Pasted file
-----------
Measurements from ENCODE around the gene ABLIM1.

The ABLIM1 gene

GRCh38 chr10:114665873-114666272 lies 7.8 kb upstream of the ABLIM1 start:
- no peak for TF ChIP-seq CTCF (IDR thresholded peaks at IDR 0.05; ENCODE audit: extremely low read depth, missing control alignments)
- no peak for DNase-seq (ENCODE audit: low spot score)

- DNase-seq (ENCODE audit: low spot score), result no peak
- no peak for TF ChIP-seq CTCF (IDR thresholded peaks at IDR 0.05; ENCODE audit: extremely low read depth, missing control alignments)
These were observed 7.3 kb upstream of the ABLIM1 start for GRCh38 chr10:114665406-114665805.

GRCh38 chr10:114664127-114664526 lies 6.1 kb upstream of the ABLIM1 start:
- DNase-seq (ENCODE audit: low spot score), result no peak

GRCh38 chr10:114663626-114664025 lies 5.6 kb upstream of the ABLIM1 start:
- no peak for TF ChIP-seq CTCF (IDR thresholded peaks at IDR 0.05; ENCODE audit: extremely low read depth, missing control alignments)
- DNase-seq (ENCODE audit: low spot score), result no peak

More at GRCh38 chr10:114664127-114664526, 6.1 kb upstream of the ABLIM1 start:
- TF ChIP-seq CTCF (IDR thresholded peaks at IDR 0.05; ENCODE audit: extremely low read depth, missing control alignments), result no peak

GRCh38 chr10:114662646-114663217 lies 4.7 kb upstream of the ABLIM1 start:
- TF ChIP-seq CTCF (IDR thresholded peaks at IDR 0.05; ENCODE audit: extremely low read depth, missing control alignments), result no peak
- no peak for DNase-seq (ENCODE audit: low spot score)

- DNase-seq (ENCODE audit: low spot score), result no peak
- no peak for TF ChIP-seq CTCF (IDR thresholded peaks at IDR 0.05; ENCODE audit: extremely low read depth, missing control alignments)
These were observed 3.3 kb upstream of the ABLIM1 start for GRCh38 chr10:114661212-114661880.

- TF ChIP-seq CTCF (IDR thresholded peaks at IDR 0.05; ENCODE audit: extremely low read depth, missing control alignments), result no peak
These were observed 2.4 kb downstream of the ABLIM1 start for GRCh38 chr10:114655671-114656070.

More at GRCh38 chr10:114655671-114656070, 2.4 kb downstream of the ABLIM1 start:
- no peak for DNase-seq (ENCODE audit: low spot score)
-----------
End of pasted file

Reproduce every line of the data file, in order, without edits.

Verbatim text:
Measurements from ENCODE around the gene ABLIM1.

The ABLIM1 gene

GRCh38 chr10:114665873-114666272 lies 7.8 kb upstream of the ABLIM1 start:
- no peak for TF ChIP-seq CTCF (IDR thresholded peaks at IDR 0.05; ENCODE audit: extremely low read depth, missing control alignments)
- no peak for DNase-seq (ENCODE audit: low spot score)

- DNase-seq (ENCODE audit: low spot score), result no peak
- no peak for TF ChIP-seq CTCF (IDR thresholded peaks at IDR 0.05; ENCODE audit: extremely low read depth, missing control alignments)
These were observed 7.3 kb upstream of the ABLIM1 start for GRCh38 chr10:114665406-114665805.

GRCh38 chr10:114664127-114664526 lies 6.1 kb upstream of the ABLIM1 start:
- DNase-seq (ENCODE audit: low spot score), result no peak

GRCh38 chr10:114663626-114664025 lies 5.6 kb upstream of the ABLIM1 start:
- no peak for TF ChIP-seq CTCF (IDR thresholded peaks at IDR 0.05; ENCODE audit: extremely low read depth, missing control alignments)
- DNase-seq (ENCODE audit: low spot score), result no peak

More at GRCh38 chr10:114664127-114664526, 6.1 kb upstream of the ABLIM1 start:
- TF ChIP-seq CTCF (IDR thresholded peaks at IDR 0.05; ENCODE audit: extremely low read depth, missing control alignments), result no peak

GRCh38 chr10:114662646-114663217 lies 4.7 kb upstream of the ABLIM1 start:
- TF ChIP-seq CTCF (IDR thresholded peaks at IDR 0.05; ENCODE audit: extremely low read depth, missing control alignments), result no peak
- no peak for DNase-seq (ENCODE audit: low spot score)

- DNase-seq (ENCODE audit: low spot score), result no peak
- no peak for TF ChIP-seq CTCF (IDR thresholded peaks at IDR 0.05; ENCODE audit: extremely low read depth, missing control alignments)
These were observed 3.3 kb upstream of the ABLIM1 start for GRCh38 chr10:114661212-114661880.

- TF ChIP-seq CTCF (IDR thresholded peaks at IDR 0.05; ENCODE audit: extremely low read depth, missing control alignments), result no peak
These were observed 2.4 kb downstream of the ABLIM1 start for GRCh38 chr10:114655671-114656070.

More at GRCh38 chr10:114655671-114656070, 2.4 kb downstream of the ABLIM1 start:
- no peak for DNase-seq (ENCODE audit: low spot score)